A: In addition to children going back to school as our state continues to move toward reopening, we know that many families are out in the community more and interacting more with others.  As a result, even a small child care program may be at increasing risk of exposure to the virus.  

Q: I’m a family child care provider; is it an expectation that my partner and children wear masks inside of our home?

A: A household member who does not work in a caregiving role and is in a separate space not used for child care in the home is not expected to wear a face covering.  If the same household member is in the child care space and around the enrolled children, they are expected to wear a face covering.  

Q: How will I maintain full enrollment if my families aren’t in favor of masks?   

A: If you are a licensed provider and have open enrollment for child care in your program, please fill out the Licensed Child Care Capacity Update form.  Additionally, the Program Portal is now live on the Child Care Choices website.  The Program Portal has been developed to allow individual programs to update their information displayed on Child Care Choices including number of openings, listed by age, and if the program accepts Child Care Subsidy Program (CCSP) funding.  To do so visit the Program Portal login at:

Q: Why aren’t other organizations that work with children expected to follow the same mandate (karate places, rec programs, etc.)?  

A: OCFS licenses child care facilities, family child care providers and nursery schools.  The OCFS guidance is for those providers holding a child care license.

Q: Can face shields be worn instead of a cloth face covering? 

A: OCFS encourages the use of cloth face coverings, cloth face coverings with clear insert, or clear face shields as deemed developmentally appropriate and necessary.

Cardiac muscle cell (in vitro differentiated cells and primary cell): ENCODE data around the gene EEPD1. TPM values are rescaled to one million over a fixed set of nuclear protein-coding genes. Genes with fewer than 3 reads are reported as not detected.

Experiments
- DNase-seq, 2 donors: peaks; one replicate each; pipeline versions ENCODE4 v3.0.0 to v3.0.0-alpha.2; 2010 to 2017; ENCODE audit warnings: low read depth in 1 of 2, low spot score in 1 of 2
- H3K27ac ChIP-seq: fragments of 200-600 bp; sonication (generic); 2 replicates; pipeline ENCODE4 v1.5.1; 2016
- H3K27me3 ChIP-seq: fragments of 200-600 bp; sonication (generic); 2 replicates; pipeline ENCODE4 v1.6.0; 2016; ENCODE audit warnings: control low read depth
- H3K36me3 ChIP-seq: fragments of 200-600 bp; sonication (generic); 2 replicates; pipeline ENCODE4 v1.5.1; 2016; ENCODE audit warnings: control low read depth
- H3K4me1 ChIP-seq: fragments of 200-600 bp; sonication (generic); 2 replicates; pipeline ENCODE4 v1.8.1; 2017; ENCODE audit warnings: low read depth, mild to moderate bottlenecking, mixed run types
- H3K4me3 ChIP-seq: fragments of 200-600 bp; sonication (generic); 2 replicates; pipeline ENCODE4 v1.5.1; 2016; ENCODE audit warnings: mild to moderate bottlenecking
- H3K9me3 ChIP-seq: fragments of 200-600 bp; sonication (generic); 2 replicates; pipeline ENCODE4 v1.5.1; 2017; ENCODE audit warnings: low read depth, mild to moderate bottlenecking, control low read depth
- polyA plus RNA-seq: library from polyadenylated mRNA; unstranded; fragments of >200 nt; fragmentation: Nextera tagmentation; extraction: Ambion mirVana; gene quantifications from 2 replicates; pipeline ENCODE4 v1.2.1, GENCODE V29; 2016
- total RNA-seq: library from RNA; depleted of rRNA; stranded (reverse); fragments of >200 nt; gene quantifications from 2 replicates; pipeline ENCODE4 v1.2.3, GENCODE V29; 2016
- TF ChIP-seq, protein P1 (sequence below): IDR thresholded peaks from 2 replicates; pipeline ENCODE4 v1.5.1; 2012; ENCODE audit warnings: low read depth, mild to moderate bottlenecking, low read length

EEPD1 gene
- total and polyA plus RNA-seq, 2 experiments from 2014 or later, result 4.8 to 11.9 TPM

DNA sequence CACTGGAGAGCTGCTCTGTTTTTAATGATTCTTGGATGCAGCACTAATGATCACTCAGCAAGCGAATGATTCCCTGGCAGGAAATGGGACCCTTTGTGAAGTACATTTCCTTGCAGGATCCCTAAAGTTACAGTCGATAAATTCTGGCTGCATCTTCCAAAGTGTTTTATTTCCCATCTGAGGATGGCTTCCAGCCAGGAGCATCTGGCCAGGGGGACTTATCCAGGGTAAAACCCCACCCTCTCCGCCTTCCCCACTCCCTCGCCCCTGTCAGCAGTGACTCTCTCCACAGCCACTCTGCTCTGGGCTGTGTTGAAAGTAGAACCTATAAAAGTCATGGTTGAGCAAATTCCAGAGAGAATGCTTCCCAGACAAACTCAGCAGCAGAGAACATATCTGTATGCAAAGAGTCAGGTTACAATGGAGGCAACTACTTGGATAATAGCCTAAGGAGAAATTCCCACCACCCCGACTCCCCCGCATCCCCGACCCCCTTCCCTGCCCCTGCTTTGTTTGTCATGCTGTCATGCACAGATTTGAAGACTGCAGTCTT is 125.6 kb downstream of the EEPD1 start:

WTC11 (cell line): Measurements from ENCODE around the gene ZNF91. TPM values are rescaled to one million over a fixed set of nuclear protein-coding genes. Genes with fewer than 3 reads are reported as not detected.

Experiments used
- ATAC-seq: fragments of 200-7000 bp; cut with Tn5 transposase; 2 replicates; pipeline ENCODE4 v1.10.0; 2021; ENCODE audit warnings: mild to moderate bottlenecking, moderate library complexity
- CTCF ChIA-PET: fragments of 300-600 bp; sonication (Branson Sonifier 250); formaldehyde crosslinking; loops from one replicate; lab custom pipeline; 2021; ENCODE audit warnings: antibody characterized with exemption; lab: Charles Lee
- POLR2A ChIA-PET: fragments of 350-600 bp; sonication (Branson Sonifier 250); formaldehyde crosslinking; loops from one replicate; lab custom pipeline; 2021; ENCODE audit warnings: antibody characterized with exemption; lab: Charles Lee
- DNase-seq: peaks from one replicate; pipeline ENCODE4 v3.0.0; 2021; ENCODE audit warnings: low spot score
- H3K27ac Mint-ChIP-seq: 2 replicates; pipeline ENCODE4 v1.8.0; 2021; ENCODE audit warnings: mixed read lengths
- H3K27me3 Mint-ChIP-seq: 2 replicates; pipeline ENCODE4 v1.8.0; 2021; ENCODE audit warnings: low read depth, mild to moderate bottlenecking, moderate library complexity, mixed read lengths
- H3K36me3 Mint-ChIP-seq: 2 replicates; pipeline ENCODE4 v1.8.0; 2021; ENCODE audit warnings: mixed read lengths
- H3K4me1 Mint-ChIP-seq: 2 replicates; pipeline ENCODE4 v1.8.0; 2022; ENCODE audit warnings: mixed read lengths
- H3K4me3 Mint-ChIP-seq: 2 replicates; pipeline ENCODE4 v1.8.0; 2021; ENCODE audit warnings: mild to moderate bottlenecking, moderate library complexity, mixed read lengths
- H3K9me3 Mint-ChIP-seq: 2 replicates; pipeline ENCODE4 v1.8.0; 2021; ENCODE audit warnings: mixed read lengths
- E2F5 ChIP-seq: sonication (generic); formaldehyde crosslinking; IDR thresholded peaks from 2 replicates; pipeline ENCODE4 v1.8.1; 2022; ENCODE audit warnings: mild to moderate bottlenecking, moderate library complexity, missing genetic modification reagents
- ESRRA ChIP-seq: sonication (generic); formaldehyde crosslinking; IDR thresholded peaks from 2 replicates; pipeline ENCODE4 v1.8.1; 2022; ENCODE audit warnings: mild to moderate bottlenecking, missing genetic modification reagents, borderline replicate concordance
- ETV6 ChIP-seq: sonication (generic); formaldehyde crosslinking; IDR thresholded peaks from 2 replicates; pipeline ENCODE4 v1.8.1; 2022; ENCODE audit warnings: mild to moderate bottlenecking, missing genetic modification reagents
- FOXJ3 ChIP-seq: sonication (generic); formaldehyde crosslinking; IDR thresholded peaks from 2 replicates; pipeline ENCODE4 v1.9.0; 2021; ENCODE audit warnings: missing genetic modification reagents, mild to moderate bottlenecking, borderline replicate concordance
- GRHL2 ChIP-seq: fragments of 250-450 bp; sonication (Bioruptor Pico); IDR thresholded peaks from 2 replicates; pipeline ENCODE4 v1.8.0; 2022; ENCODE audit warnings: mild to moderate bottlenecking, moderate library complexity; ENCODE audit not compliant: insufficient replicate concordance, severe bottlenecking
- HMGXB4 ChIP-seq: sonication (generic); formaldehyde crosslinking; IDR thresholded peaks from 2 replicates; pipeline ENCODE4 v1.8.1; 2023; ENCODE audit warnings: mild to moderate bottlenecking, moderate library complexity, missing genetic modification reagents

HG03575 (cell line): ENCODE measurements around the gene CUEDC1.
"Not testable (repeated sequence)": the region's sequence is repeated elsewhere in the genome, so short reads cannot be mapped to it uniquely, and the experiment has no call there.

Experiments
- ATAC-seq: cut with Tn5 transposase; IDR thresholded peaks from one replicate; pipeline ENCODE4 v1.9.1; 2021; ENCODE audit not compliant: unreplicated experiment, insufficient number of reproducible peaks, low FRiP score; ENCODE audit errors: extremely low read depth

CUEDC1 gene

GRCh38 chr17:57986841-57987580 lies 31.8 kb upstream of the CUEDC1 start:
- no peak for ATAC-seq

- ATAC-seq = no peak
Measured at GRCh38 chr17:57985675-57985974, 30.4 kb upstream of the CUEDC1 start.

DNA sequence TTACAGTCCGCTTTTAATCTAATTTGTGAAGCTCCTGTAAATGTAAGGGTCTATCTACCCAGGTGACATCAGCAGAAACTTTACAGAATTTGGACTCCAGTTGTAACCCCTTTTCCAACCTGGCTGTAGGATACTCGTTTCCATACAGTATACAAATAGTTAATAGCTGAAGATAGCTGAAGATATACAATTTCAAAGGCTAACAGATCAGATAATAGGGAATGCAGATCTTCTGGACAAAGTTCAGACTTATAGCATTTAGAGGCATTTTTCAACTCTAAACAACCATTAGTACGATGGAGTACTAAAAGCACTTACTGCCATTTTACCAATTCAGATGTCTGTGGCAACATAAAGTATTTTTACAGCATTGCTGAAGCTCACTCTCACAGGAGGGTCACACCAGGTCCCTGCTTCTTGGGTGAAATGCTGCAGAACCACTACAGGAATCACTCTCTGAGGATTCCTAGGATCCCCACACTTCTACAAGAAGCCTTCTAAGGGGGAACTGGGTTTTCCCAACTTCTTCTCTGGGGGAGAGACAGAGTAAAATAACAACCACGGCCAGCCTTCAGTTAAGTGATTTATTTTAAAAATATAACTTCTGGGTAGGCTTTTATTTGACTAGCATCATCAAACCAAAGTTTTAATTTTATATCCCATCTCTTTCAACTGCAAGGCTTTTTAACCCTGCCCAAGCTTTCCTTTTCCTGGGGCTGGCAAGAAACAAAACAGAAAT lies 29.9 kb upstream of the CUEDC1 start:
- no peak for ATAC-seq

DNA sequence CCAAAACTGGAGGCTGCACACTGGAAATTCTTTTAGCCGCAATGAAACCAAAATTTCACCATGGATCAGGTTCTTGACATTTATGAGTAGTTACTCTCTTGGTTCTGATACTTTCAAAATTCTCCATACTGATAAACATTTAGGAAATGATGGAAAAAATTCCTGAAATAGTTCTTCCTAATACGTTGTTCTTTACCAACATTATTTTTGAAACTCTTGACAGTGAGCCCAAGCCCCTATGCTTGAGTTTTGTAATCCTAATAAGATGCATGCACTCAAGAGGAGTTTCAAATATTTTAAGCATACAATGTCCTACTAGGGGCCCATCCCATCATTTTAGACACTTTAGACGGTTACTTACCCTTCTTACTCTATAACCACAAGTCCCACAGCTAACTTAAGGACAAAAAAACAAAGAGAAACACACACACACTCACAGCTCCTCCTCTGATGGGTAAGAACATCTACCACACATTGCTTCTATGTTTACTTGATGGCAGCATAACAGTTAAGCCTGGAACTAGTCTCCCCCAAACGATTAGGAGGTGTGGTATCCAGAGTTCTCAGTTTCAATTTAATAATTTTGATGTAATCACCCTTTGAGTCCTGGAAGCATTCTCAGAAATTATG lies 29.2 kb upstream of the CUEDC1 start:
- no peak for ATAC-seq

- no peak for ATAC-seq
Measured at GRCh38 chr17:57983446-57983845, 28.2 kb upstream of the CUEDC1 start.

Q: Who will provide the face coverings and is there money to cover the costs of them if providers have to?  

A: This decision is at the discretion of the child care. The child care may provide the face coverings or request that staff and children come with their own clean face coverings.  If the child care provides them, they can use the CCDBG CARES Act grants to cover the costs or they will have an opportunity to be reimbursed through the Coronavirus Relief Fund application that is forthcoming.

Q: What licensing action will be taken? What are the violations going to look like?  

A: OCFS will respond to providers who articulate or demonstrate refusal to require face coverings by taking the following action:

1. Provide verbal warning, support/technical assistance necessary to come into compliance.

2. Continued failure will be documented on an inspection report as violation of Rule with a Plan of Action to come into substantial compliance within 10 business days. 

3. Directed Plan of Action with requirement to come into compliance within 3 business days and required technical assistance.

4. Issuance of Notice of Conditional License (Provider will have appeal rights in accordance with Title 5).

5. Failure to come into substantial compliance while on a Conditional License will result in the issuance of a Notice of Void (Provider will have appeal rights in accordance with Title 5).

Q: Is there a waiver option for a parent to sign?

A: No, it is not an option for a parent to sign a waiver form.  

Q: Can a red, yellow, green system be used to determine if use is needed?  

A: No, this is not an option currently.  

Q: Can the use of air cleaners, allow for masks not to be worn?

A: No, face coverings will still need to be worn even with the use of air cleaners.  


FCCAM works to unify, promote and strengthen quality professional family child care in Maine. We understand the critical role of child care providers in the lives of children and families. Through collaboration with other organizations we work to increase awareness of our profession and the value of a strong child care system to Maine's diverse communities.